Tequila Cuervo, S.A.("Cuervo") filed
an application in the Canadian Intellectual Property Office for the
registration of the trademark LAZARO COHIBA based on proposed use
in Canada with alcoholic beverages. Empresa Cubano Del Tabaco
("Empresa"), a distributor of tobacco
related products that predominately distributes cigars and holds
the COHIBA trademark, opposed the application on several grounds,
including the likelihood of confusion.
The Trade-marks Opposition Board, in a decision
rendered September 30, 2008, rejected all of the grounds of
opposition and in doing so placed considerable weight on the fact
that Empresa had not established an extensive reputation for its
mark. Also relevant was the differences between the wares of the
parties, as well as the channels and trades of the parties. Empresa
appealed the Board's decision to the Federal Court of Canada,
submitting new evidence with respect to the above two issues.
On the reputation issue, Empresa submitted expert evidence of
Cohiba cigar's iconic brand status, noting that this brand was
featured in television shows, movies and other media forms. This
evidence was corroborated by other affidavit evidence establishing
that the Cohiba cigar brand had been featured in magazines and
other media content that had been circulated throughout Canada. On
the distinctiveness issue, expert evidence was tendered to
establish that users of tobacco and alcohol often consume both
products, and that the use of one involves the use of the other. On
this latter issue, new evidence was submitted by Empresa showing
that many stores sold both hard alcohol and cigars.
In its October 4, 2013 decision, the Federal
Court, in light of this new evidence, reversed the Board's
decision and held that the test for confusion had been met. The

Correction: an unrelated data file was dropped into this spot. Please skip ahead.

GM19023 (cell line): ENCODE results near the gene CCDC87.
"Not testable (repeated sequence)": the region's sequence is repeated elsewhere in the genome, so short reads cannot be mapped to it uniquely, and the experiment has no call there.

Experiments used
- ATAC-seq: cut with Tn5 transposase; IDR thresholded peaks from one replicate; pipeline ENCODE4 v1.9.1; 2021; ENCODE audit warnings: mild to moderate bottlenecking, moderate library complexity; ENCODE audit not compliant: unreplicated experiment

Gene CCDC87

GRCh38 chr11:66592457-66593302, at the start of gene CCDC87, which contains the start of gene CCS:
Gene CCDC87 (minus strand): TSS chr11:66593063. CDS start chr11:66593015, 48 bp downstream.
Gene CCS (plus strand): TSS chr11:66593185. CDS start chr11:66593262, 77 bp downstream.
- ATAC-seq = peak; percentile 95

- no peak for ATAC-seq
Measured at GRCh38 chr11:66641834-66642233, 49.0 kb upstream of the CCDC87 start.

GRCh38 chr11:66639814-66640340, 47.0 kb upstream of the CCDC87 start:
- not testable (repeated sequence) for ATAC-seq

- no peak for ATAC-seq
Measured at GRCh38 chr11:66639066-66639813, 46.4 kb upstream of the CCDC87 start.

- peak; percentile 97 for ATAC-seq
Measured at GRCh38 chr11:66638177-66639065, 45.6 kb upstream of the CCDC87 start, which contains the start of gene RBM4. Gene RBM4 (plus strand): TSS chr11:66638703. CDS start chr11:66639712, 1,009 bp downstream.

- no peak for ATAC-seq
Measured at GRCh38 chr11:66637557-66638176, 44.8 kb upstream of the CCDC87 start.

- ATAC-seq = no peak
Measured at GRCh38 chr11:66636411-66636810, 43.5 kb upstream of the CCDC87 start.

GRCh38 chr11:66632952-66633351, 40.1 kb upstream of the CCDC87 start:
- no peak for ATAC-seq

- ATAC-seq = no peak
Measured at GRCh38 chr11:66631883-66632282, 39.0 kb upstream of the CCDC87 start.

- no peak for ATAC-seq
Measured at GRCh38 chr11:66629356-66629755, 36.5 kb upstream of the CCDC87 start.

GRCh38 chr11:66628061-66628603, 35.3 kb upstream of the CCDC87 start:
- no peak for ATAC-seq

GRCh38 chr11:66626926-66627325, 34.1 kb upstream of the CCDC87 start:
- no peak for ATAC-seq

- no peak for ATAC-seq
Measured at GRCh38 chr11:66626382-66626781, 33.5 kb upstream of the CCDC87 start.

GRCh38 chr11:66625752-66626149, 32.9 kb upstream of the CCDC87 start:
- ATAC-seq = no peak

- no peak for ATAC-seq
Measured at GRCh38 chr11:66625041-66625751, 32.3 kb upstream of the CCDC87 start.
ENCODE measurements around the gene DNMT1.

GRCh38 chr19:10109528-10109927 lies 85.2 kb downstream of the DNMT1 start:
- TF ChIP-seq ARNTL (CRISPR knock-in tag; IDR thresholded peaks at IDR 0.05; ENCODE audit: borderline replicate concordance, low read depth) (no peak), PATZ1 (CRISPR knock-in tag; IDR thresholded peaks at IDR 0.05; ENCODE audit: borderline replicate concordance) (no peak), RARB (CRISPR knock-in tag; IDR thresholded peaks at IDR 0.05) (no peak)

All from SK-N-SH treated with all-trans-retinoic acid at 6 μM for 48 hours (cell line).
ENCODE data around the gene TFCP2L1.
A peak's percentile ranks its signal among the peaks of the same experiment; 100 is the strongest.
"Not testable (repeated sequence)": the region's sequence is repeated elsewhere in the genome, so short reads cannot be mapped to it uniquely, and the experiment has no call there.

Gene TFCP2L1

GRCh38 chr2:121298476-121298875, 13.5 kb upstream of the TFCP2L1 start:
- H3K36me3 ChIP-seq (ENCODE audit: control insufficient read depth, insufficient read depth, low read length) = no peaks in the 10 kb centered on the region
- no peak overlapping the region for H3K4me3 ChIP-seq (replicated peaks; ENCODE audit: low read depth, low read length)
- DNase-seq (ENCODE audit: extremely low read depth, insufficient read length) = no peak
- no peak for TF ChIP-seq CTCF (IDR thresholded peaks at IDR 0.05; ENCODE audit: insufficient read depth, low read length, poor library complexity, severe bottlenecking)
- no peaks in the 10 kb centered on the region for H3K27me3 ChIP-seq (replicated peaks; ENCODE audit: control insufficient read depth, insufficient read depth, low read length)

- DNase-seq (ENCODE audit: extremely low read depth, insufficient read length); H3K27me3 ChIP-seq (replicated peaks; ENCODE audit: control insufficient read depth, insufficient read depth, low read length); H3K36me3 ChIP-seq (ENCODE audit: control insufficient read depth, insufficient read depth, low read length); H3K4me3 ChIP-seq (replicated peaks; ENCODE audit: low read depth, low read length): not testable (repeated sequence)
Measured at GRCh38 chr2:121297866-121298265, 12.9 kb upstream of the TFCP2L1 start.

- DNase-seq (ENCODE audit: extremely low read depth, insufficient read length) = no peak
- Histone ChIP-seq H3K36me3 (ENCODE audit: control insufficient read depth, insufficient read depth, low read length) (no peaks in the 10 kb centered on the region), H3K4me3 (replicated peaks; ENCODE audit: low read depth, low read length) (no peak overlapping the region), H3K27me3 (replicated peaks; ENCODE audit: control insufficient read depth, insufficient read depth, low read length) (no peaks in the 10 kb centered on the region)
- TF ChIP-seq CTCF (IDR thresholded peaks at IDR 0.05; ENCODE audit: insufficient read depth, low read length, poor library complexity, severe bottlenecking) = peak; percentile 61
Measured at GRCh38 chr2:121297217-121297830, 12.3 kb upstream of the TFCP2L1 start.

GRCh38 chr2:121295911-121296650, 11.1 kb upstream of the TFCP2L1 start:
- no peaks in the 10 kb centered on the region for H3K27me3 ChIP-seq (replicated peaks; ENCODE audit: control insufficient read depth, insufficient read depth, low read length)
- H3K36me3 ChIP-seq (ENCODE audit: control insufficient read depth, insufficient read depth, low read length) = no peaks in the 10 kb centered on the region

Court first noted that Empresa's cigar sales in Canada were not
insignificant and accepted the evidence establishing that the
COHIBA cigar brand had an iconic status. On this latter point, the
Court noted that "personal ownership or use of the product is
not essential to the awareness or knowledge of a
With respect to the distinctiveness issue, the Court held that
the sale of cigars and spirits in many stores across Canada was not
particularly persuasive on its own. However, the Court noted
[t]he reason why the
proximity of cigars and alcohol is important for the analysis only
becomes apparent upon examination of the relationship between
smoking and alcohol. This is where the [expert evidence] is very
The Court accorded significant weight to the fact that a smoker
subjectively relates alcohol to cigars, and therefore, a
"predisposition for confusion" exists. Moving forward, it
remains to be seen how far this reasoning can be taken. Does such a
predisposition exist with wine and cheese, particularly in those
parts of Canada where they are available in the same store?
Thus, the iconic status of COHIBA, coupled with the close
relationship between sales of alcohol and tobacco led the Court to
conclude that there was confusion.
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A recent Saskatchewan Court of Queen's Bench decision allowed a court-appointed receiver to sell and transfer intellectual property rights free and clear of encumbrances, finding that a license to use improvements of an invention was a contractual interest and not a property interest.
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